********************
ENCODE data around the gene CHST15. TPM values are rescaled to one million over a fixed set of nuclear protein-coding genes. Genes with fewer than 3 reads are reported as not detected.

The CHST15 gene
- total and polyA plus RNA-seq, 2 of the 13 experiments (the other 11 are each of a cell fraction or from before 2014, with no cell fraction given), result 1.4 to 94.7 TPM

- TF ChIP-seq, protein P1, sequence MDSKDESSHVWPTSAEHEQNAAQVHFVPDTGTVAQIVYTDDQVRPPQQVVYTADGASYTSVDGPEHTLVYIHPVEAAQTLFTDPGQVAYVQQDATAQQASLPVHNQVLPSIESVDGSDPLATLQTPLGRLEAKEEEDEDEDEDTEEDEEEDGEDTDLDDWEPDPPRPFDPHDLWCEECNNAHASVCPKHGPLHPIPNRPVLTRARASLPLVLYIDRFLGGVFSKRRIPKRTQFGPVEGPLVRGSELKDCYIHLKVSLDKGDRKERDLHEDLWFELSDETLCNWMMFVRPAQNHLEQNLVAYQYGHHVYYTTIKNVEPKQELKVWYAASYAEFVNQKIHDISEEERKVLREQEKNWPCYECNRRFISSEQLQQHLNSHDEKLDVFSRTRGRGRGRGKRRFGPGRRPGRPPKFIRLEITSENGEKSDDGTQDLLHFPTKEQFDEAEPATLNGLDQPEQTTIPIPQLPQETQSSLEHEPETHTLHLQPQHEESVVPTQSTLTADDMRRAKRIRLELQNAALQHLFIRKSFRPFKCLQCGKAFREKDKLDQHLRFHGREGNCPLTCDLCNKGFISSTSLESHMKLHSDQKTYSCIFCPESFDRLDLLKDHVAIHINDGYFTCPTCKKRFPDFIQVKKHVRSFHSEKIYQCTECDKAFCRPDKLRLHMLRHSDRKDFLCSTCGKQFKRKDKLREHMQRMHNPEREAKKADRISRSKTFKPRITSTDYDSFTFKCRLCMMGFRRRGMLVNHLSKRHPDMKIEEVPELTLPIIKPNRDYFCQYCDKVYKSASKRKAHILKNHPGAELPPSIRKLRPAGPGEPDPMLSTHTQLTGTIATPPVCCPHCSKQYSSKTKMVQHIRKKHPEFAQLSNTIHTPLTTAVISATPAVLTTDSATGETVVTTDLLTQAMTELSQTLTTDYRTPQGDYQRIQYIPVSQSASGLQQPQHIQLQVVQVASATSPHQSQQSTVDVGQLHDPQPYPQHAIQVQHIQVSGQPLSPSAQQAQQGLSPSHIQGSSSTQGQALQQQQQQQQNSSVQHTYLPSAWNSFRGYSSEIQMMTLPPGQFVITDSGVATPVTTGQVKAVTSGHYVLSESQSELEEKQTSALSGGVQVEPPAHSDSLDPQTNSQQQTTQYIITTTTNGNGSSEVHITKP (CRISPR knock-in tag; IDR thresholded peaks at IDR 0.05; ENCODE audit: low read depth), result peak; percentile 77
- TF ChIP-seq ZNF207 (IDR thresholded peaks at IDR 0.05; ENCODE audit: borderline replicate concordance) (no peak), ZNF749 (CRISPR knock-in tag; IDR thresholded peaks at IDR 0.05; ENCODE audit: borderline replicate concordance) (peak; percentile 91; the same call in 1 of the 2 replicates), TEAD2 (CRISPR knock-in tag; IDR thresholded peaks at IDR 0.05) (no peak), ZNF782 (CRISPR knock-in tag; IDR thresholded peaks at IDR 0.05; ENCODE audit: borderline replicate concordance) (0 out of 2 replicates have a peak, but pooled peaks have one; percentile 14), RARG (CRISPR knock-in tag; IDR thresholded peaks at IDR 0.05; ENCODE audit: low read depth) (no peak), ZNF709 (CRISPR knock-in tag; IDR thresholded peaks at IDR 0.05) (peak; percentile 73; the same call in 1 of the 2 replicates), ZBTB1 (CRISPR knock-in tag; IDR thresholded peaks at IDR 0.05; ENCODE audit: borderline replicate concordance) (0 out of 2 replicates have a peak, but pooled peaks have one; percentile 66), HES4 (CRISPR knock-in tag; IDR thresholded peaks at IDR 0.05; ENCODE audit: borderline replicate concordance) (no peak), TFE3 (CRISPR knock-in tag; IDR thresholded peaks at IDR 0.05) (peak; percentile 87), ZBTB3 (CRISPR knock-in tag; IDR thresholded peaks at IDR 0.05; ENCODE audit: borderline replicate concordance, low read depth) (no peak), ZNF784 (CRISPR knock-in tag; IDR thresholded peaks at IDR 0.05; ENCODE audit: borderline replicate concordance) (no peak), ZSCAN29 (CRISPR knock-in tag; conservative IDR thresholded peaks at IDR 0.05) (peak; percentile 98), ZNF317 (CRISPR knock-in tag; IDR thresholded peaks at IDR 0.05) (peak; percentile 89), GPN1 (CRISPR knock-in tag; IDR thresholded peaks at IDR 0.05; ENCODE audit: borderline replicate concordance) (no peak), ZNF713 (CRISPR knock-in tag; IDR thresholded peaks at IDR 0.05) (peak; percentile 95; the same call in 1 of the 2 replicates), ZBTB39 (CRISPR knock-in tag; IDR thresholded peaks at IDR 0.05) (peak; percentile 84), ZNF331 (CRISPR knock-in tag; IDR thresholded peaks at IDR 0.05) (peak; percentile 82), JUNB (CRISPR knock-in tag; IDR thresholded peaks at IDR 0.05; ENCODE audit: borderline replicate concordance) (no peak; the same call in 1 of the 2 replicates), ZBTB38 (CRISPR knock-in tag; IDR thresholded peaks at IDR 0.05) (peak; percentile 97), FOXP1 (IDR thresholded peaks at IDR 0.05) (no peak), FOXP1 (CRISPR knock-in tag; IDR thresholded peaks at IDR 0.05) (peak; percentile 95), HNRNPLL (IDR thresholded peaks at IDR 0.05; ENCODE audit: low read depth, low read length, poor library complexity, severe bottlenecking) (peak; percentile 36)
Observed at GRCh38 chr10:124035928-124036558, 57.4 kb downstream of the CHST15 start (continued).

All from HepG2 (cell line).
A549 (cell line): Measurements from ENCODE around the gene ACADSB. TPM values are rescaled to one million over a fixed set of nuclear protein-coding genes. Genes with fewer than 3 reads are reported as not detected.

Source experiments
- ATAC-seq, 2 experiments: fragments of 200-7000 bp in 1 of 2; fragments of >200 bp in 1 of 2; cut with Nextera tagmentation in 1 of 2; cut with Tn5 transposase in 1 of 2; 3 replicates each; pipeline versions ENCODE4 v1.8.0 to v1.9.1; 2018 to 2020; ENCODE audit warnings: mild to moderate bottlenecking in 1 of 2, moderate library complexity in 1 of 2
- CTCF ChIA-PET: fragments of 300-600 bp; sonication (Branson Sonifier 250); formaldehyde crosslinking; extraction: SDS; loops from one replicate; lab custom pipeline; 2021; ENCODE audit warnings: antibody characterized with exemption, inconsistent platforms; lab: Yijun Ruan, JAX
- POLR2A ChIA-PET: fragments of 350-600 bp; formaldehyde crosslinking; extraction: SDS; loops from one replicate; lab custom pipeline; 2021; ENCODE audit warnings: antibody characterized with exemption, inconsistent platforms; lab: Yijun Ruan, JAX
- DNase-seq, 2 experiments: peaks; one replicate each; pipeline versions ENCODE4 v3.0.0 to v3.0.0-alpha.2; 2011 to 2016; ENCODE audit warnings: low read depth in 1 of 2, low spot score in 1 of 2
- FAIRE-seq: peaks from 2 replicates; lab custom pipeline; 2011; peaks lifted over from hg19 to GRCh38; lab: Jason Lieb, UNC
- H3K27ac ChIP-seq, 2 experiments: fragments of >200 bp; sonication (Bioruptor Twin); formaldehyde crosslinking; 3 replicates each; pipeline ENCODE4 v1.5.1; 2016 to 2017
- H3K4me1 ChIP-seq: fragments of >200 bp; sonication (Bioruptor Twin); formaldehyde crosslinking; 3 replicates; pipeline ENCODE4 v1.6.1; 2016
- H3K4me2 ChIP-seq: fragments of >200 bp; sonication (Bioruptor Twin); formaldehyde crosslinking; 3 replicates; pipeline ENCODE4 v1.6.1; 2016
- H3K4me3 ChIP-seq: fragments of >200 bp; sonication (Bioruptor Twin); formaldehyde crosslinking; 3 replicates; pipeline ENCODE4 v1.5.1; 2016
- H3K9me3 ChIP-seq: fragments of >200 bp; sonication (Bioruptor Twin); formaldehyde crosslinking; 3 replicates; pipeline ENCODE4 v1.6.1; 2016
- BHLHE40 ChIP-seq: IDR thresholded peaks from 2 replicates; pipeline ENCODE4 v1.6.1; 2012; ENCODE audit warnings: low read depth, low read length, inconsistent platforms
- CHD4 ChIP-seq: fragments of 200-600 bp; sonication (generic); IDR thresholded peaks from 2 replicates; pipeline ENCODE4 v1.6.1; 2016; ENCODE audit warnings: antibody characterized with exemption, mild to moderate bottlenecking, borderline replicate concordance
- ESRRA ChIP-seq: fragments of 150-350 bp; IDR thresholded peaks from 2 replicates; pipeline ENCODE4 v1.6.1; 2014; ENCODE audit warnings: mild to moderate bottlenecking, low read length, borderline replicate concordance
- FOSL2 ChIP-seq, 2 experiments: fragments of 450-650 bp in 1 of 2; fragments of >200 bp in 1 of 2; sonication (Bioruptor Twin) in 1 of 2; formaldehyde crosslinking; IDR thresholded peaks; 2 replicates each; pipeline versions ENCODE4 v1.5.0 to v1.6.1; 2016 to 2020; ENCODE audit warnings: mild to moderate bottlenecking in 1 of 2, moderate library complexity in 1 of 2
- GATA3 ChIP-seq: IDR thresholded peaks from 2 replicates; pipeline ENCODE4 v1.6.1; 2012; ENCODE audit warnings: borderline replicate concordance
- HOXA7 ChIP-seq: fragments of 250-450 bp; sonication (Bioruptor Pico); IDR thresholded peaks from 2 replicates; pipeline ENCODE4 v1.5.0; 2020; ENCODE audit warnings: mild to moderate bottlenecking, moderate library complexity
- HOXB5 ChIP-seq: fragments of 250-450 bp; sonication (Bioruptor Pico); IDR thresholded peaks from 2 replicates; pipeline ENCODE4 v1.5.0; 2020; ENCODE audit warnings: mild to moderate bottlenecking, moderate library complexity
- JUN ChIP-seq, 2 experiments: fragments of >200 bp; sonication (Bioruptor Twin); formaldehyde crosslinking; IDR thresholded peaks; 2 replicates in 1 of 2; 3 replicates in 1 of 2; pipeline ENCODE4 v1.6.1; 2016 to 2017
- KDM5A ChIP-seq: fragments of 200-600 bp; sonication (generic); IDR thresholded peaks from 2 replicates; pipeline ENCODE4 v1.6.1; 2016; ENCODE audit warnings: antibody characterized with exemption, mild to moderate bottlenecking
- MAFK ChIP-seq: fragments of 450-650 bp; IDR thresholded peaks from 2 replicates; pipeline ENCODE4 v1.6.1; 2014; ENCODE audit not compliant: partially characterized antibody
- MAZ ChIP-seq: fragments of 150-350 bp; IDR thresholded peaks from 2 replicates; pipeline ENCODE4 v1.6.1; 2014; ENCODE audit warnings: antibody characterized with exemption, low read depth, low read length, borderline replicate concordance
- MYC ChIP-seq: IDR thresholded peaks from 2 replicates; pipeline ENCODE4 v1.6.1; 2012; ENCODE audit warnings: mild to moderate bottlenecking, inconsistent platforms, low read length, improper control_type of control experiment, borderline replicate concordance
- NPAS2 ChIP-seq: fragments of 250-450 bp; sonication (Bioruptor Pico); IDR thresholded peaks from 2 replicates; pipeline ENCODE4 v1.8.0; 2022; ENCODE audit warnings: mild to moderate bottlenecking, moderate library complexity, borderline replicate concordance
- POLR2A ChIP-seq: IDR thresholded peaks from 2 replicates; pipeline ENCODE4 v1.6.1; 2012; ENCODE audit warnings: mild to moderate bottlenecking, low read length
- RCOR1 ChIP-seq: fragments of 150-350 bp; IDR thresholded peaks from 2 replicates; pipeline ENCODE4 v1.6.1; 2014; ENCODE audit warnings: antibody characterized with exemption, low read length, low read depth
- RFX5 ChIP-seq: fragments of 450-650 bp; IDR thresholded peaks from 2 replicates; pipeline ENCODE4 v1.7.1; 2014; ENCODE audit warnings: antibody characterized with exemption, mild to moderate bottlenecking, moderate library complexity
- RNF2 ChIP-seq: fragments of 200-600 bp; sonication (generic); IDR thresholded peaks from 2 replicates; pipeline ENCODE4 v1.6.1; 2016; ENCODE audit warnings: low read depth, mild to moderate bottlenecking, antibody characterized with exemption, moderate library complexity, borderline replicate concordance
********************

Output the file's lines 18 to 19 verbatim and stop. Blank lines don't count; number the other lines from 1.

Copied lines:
- H3K4me3 ChIP-seq: fragments of >200 bp; sonication (Bioruptor Twin); formaldehyde crosslinking; 3 replicates; pipeline ENCODE4 v1.5.1; 2016
- H3K9me3 ChIP-seq: fragments of >200 bp; sonication (Bioruptor Twin); formaldehyde crosslinking; 3 replicates; pipeline ENCODE4 v1.6.1; 2016